Point/Counterpoint - /opt vs. /usr/local

Should a sysadmin put additional software in /usr/local or /opt? Bill and Kyle argue the one true location for third-party software.

Kyle Rankin is a director of engineering operations in the San Francisco Bay Area, the author of a number of books including DevOps Troubleshooting and The Official Ubuntu Server Book, and is a columnist for Linux Journal.


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/opt or /usr/local

Jeffrey Moncrieff's picture

I usually put small type of applications in /usr/local like clients types applications and servers type applications in /opt. /opt could possible be a nfs or samba mount which makes disaster recovery more easier of that mount. Now having said that you would want to make sure that share was located on a system that has a redundant backups ie RAID.

What about /srv vs. /var/lib ?

Anonymous's picture

... and /home vs. /usr/home ? And /usr vs. /usr/local ?

An alternative view point just to mix it up.

Mike.Tiernan's picture

I agree with both Bill and Kyle in their discussion of /opt vs. /usr/local (if such a thing is allowed) but I have yet another take on it given to me by some of the brains I used to work with who had a keener grasp of the idea of multiple computers vs single standalones.

If I am running a system as a standalone machine (even if it is networked to others of it's ilk) but shares no common data/code then /opt is a symlink to /usr/local

However, if I have a set of systems that have locally unique files, they, as Kyle said, go in /usr/local but the packages/tools/files that I build in one place to make available to all the systems in my "cluster" (not cluster computing, just grouped) then all these files and things go into /opt which is a shared mount point as Bill discussed.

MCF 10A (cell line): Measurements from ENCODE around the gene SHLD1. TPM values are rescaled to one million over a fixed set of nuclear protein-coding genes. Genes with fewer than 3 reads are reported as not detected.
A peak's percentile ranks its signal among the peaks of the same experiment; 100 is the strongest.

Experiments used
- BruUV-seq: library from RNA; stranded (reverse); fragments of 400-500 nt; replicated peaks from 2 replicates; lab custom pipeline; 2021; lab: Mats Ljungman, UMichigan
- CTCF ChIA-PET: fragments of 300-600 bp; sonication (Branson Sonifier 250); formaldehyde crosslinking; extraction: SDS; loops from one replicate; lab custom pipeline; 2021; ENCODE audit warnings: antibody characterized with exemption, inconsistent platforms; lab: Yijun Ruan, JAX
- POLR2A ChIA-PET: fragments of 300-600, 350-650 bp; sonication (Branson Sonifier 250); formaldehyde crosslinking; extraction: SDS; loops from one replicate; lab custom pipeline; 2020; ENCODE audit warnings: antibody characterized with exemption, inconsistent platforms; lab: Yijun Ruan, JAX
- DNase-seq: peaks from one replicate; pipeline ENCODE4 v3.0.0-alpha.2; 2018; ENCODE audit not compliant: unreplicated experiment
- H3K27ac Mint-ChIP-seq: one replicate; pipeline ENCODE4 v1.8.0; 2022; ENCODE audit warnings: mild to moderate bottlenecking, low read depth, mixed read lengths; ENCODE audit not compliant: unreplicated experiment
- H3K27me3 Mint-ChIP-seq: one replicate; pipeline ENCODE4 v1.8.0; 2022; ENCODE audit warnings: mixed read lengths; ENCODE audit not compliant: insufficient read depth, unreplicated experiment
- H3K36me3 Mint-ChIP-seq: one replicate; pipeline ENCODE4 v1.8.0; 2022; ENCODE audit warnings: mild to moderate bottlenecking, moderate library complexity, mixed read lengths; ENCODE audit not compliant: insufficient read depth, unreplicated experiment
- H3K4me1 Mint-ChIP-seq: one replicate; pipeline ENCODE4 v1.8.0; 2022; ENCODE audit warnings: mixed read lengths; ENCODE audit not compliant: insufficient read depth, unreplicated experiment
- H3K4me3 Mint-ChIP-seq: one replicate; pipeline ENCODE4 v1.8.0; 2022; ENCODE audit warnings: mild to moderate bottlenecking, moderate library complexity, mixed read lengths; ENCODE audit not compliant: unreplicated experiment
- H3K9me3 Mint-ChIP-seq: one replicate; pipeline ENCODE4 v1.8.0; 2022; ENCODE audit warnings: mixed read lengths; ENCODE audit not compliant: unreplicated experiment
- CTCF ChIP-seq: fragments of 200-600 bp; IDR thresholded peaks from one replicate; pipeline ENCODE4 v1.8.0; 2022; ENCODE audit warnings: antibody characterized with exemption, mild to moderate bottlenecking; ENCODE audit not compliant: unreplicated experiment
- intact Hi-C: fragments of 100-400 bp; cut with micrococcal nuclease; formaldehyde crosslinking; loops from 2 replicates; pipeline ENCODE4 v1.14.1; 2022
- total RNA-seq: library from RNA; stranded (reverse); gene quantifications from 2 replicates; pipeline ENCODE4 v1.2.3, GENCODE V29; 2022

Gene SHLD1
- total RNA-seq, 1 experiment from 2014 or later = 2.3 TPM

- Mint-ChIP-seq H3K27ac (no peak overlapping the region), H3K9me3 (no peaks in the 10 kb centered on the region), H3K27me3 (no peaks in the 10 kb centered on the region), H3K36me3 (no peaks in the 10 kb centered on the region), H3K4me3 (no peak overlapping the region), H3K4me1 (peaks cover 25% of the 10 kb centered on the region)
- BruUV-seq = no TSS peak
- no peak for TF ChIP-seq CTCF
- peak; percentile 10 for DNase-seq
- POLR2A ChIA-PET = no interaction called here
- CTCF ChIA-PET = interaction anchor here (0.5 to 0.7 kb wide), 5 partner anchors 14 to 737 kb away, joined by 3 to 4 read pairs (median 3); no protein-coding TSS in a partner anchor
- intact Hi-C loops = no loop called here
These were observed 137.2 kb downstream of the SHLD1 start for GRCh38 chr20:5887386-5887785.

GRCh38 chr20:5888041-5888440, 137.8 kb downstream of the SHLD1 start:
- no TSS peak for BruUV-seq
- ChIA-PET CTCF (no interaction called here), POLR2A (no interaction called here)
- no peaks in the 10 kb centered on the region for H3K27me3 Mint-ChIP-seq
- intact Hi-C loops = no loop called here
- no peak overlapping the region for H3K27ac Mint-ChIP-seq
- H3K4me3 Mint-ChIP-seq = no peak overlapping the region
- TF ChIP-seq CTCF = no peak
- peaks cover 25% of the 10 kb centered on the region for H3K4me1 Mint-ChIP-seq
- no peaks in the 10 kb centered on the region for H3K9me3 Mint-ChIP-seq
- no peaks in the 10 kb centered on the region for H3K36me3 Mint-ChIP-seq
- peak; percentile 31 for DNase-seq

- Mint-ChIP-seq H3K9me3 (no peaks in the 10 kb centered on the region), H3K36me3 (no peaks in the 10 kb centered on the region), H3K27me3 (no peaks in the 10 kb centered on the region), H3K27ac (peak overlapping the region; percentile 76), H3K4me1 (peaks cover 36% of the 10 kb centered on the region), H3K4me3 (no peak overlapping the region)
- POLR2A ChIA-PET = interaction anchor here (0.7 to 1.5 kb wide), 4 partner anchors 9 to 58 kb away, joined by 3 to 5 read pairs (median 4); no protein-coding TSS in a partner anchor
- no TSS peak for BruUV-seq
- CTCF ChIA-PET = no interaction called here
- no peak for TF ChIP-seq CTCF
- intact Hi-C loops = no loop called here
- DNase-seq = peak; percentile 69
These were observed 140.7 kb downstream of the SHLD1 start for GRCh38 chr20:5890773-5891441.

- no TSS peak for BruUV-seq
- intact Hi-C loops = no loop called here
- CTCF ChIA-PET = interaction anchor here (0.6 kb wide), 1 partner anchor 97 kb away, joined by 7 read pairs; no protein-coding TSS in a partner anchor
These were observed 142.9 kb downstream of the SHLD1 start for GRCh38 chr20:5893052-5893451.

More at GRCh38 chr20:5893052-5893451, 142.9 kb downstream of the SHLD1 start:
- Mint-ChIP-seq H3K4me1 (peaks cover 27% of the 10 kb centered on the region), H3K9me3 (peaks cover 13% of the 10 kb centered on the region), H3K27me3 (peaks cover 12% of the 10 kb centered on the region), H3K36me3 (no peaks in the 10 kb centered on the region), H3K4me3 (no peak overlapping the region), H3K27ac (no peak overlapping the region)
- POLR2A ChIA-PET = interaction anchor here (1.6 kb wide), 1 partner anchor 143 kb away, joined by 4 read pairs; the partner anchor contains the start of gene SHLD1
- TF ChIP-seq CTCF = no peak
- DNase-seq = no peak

And, if you are really good, you'll have /opt for different flavors of systems, such as opt.x86_64, opt.i386, opt.sol9, opt.irix, etc. and they automount as needed.

A simplistic example of the difference would be something like this:
Say you have four Linux hosts, one in Buffalo, one in Boston, and two in the central office in Dallas. The weather data from each of the sites is automatically stored in a data file in /usr/local because two of the three sites don't need to know about the data for the remotes. The program which reads this data, is the same binary and is found in /opt on each machine. Each of the systems can generate the local data trending information and store it in /usr/local but none of the systems can write to /opt.

Yes, it's a contrived example but I hope it illustrates the point reasonably well.

Does the use of a "formal" packaging system such as RPM or DEB change this? No, it just makes it different.

So, in closing, in my opinion, it's a draw!

(If any sysadmin counts the six extra characters in /usr/local as an impediment to their job, they should be hanging it up right now. I question if any decent sysadmin can even measure the difference in time between typing /opt and typing /usr/local it is so small.)

Thanks for all the conversations!

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